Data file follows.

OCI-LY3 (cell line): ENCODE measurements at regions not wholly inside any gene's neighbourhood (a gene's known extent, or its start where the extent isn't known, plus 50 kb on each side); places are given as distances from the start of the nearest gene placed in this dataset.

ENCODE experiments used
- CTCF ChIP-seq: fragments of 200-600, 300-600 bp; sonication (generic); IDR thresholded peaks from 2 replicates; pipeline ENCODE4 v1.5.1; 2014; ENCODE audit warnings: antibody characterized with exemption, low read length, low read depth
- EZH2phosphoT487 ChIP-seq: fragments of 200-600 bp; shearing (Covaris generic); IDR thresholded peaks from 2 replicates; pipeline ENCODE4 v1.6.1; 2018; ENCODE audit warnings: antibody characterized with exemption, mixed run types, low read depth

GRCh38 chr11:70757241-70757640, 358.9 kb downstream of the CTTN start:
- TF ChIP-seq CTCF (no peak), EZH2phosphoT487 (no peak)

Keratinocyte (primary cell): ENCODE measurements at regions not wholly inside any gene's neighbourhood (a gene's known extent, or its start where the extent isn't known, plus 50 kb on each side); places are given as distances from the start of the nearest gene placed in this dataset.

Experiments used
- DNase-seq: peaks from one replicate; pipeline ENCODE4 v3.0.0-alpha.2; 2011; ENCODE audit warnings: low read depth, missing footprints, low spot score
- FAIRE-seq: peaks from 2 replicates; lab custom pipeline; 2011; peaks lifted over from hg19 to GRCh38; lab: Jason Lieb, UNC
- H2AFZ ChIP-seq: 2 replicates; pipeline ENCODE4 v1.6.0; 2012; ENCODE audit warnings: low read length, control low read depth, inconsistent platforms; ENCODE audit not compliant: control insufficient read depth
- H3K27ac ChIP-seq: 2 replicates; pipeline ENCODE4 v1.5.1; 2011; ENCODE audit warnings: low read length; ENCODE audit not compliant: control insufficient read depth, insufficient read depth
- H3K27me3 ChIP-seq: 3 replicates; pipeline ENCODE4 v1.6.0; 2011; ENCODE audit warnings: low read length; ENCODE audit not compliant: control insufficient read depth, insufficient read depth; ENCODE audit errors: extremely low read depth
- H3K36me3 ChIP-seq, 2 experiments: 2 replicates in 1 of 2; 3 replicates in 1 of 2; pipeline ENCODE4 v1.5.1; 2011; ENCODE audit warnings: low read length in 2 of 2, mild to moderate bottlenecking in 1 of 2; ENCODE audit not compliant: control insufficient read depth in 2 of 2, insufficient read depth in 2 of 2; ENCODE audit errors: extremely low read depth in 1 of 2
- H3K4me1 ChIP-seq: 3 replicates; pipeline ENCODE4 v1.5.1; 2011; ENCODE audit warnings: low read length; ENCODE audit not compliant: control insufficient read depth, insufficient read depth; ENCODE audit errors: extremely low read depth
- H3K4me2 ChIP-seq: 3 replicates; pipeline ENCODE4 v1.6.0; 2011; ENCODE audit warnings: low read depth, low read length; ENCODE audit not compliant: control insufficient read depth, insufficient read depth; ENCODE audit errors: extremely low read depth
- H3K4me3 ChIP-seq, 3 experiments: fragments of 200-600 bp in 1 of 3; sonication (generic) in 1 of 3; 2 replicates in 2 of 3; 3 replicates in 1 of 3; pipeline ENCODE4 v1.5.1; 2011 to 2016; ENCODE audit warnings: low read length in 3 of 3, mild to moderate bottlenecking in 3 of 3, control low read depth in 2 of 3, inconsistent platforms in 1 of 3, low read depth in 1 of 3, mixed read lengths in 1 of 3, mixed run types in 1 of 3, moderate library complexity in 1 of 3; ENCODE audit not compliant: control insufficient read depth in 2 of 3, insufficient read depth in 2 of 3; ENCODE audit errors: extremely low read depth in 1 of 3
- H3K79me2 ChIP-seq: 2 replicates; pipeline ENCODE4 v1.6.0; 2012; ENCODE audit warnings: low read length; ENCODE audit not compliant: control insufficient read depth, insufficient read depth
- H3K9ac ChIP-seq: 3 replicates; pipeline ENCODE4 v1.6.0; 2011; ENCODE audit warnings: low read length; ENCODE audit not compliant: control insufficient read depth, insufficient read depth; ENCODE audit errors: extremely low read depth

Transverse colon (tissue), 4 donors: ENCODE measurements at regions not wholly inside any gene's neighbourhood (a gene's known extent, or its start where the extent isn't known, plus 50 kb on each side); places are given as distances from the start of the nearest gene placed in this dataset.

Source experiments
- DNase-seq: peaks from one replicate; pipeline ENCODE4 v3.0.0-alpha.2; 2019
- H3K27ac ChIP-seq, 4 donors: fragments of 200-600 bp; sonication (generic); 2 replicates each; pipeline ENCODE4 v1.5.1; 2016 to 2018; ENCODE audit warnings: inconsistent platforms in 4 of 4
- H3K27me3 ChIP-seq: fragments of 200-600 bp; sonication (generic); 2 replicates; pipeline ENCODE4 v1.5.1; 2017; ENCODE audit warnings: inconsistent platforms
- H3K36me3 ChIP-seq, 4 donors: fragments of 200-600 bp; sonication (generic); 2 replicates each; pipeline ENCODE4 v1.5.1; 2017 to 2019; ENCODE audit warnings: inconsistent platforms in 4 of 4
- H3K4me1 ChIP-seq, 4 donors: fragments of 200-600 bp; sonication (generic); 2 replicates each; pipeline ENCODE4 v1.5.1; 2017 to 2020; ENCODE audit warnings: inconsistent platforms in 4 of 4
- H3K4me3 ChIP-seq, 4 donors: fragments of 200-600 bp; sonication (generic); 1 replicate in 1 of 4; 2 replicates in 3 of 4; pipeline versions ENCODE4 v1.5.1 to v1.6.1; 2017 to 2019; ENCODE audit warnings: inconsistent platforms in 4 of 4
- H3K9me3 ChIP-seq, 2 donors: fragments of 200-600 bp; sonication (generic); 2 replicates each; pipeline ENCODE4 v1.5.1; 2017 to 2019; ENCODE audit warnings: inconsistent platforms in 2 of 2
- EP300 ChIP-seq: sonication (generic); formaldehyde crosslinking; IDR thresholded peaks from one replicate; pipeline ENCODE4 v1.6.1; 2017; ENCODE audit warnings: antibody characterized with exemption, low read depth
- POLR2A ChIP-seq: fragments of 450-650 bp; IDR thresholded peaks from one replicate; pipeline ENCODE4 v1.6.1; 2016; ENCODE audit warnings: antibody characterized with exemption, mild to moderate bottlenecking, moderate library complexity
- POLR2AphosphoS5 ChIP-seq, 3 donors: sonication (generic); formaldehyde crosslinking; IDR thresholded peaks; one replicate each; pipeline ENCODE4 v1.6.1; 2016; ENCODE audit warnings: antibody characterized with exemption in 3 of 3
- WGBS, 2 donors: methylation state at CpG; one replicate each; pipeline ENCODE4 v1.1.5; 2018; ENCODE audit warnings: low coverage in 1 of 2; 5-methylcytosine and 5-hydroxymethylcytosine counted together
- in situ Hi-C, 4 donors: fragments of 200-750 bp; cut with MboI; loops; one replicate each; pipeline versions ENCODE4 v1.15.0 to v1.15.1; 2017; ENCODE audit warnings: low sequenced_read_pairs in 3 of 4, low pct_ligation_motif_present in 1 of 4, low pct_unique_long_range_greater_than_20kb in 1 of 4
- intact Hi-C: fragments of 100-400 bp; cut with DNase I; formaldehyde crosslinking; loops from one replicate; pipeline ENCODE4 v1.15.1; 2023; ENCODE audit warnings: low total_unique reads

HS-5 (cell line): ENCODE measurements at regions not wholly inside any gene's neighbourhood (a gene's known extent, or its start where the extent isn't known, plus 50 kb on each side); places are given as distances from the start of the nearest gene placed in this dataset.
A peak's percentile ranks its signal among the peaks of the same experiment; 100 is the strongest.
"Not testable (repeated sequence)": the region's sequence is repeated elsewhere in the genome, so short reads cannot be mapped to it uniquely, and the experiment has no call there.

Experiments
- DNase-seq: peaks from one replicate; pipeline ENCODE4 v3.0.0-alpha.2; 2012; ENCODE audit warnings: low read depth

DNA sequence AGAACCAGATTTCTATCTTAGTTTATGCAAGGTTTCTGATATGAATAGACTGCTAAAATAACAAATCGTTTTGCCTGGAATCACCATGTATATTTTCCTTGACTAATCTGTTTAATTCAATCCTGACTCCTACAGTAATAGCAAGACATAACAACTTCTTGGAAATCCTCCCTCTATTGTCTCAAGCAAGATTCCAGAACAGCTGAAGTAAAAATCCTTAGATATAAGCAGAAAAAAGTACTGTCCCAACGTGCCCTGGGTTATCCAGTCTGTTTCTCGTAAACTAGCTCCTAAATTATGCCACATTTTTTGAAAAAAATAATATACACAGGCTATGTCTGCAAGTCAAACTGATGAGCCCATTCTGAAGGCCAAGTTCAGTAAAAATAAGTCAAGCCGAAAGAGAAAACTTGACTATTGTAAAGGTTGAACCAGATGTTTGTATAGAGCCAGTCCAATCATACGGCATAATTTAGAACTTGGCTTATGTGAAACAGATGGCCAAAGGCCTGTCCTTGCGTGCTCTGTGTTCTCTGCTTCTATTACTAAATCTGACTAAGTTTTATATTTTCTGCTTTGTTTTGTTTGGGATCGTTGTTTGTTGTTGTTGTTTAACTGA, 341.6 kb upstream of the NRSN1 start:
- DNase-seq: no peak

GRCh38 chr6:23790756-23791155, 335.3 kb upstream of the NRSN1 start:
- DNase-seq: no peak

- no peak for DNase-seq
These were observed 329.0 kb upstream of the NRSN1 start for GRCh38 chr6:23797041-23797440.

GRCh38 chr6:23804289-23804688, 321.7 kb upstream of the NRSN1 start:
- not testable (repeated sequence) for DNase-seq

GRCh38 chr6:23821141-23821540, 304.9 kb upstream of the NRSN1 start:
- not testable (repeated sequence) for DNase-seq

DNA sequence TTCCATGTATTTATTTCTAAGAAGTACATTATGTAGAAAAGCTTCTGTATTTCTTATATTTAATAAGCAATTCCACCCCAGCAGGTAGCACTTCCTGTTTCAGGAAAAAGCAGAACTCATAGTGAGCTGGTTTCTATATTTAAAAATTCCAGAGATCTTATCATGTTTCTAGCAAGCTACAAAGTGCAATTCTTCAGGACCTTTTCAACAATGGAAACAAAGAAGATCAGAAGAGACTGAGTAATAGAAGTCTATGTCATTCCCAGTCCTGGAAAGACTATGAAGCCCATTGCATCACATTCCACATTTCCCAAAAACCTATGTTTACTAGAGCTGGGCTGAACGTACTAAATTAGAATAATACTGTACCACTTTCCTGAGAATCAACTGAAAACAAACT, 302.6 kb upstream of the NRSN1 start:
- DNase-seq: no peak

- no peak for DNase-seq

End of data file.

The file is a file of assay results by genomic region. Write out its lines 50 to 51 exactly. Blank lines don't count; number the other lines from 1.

DNA sequence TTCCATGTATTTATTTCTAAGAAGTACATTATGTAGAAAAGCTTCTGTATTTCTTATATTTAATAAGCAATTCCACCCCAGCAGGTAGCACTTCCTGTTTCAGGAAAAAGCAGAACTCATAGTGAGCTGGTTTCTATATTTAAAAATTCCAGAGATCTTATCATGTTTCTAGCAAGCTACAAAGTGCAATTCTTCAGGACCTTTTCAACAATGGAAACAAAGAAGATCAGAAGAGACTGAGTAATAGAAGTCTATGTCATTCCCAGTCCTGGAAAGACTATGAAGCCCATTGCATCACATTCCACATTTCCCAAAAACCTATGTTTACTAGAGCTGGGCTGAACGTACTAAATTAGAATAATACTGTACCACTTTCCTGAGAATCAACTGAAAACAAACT, 302.6 kb upstream of the NRSN1 start:
- DNase-seq: no peak